William Gilbert’s 1600 book, De magnete, greatly influenced early modern natural philosophy. The book describes an impressive array of physical experiments, but it also advances a metaphysical view at odds with the soon to emerge mechanical philosophy. That view was animism. I distinguish two kinds of animism – Aristotelian and Platonic – and argue that Gilbert was an Aristotelian animist. Taking Robert Boyle as an example, I then show that early modern arguments against animism were often effective only against Platonic animism. In fact, unacknowledged traces of Aristotelian animism can be found in Boyle’s mechanical account of nature. This was Gilbert’s legacy.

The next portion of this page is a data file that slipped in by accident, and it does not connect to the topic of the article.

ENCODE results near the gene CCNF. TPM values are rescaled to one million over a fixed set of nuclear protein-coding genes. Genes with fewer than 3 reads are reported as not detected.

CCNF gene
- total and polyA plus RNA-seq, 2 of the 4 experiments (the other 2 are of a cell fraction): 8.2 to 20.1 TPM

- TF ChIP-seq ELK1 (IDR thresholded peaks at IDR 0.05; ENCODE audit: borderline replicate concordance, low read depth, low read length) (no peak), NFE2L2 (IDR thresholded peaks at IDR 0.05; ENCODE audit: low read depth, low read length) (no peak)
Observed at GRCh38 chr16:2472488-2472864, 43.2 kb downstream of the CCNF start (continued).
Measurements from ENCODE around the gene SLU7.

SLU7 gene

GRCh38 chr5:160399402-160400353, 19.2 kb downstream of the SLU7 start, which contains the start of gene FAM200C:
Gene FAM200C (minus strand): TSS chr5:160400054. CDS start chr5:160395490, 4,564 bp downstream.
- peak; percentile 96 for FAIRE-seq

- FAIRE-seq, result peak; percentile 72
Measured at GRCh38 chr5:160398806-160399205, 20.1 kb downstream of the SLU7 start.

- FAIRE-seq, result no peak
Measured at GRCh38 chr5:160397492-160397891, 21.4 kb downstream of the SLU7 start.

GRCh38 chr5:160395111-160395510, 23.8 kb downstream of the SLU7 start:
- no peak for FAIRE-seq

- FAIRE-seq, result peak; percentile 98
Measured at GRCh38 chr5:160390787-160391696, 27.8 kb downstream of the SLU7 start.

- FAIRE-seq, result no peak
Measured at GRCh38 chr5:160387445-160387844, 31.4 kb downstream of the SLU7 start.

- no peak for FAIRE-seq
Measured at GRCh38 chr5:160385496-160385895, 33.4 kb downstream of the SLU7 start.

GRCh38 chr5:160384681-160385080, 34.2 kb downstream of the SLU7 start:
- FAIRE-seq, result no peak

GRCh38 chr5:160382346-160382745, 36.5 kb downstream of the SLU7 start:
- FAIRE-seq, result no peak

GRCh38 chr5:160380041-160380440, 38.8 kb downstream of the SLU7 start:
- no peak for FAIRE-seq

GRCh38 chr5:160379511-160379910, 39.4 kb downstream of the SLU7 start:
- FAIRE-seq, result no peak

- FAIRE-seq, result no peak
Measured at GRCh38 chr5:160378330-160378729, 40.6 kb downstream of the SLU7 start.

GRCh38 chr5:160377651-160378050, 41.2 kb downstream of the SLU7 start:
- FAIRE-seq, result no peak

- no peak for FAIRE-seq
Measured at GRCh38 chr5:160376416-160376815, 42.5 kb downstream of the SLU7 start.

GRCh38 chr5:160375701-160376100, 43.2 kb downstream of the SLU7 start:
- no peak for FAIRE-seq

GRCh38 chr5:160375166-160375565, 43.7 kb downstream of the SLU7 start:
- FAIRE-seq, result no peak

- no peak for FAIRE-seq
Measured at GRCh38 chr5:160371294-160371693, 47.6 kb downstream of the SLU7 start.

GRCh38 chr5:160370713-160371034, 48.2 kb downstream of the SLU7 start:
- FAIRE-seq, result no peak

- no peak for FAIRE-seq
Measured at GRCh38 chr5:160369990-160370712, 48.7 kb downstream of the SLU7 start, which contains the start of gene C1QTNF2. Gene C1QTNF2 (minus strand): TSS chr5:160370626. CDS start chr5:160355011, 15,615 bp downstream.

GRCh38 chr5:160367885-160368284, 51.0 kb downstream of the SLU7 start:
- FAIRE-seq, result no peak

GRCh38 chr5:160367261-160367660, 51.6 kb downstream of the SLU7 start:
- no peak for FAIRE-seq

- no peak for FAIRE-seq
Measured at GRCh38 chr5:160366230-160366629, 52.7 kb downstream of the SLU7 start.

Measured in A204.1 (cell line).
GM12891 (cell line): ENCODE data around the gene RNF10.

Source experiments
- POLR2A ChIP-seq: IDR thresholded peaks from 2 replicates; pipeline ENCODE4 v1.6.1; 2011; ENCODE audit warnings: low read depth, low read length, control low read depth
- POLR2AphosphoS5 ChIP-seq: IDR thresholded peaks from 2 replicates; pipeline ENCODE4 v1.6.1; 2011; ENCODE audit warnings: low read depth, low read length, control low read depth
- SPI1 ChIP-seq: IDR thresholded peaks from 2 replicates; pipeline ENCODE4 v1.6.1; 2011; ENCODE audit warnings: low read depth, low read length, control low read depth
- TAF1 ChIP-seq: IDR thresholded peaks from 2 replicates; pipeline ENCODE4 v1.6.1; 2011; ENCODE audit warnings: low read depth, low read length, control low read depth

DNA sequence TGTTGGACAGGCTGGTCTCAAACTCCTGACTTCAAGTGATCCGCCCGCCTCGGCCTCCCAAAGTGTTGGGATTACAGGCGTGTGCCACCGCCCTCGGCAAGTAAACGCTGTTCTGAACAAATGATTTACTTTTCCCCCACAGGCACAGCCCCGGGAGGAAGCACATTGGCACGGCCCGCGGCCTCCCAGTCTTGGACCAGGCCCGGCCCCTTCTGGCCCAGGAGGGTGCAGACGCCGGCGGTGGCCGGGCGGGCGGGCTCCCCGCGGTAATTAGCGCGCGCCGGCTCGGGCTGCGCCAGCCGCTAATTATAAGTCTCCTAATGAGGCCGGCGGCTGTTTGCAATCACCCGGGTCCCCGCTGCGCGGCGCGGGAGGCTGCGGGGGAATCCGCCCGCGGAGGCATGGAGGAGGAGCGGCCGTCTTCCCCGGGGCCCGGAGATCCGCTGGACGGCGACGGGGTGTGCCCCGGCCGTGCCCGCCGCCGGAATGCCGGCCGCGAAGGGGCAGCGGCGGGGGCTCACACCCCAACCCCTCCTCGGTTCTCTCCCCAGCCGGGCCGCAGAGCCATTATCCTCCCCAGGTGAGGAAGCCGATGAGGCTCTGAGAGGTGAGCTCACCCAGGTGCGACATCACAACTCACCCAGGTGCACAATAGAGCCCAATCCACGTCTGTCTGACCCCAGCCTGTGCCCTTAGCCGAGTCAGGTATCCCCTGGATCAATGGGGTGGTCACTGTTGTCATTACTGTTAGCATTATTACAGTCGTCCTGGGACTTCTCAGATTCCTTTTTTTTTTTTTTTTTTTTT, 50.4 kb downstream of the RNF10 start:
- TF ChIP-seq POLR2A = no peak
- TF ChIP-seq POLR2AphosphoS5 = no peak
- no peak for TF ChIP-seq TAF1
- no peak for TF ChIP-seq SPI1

© 2021 by The Massachusetts Institute of Technology
by The Massachusetts Institute of Technology